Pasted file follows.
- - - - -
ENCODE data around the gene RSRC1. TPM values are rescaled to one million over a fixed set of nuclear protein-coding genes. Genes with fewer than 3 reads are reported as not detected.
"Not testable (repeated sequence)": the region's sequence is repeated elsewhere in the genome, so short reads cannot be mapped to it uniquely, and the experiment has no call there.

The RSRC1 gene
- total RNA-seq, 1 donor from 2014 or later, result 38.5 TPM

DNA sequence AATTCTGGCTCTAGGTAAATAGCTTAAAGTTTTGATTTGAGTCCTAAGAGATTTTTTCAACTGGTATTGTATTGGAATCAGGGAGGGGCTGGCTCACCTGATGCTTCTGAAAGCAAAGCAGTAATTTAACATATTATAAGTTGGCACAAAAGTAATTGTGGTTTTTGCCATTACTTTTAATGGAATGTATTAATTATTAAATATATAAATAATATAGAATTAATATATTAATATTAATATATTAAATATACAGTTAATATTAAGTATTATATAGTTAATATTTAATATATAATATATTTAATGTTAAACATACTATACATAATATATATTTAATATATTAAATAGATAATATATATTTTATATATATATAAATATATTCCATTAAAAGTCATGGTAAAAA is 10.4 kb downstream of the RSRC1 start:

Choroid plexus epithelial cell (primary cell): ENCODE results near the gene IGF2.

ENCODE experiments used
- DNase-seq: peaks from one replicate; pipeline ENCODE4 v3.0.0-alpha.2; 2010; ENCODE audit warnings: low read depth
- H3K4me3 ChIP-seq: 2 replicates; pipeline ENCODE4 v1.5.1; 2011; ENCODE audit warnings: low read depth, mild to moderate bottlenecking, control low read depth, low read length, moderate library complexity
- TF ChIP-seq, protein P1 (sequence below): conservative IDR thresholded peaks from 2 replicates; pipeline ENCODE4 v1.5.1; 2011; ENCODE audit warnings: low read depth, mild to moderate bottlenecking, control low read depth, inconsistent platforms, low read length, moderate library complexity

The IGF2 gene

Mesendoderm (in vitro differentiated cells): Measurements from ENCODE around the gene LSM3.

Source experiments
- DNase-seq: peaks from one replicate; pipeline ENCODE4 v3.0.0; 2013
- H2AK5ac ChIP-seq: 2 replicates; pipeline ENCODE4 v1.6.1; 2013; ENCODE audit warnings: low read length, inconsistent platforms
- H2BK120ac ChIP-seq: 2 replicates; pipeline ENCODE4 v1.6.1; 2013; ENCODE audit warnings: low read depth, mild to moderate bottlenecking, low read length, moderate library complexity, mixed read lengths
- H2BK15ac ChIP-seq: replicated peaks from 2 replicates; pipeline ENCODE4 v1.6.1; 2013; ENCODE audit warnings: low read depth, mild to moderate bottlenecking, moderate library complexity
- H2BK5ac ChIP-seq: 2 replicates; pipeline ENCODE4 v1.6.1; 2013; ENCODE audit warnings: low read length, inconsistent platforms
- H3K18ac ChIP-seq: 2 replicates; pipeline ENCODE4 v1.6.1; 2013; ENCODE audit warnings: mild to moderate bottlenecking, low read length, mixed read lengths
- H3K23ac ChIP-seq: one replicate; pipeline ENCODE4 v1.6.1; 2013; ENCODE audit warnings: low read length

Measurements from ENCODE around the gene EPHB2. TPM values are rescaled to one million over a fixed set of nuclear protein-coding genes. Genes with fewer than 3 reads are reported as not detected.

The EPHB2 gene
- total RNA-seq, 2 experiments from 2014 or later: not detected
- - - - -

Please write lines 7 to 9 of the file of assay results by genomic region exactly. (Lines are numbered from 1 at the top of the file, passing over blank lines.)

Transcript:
ENCODE experiments used
- DNase-seq: peaks from one replicate; pipeline ENCODE4 v3.0.0-alpha.2; 2010; ENCODE audit warnings: low read depth
- H3K4me3 ChIP-seq: 2 replicates; pipeline ENCODE4 v1.5.1; 2011; ENCODE audit warnings: low read depth, mild to moderate bottlenecking, control low read depth, low read length, moderate library complexity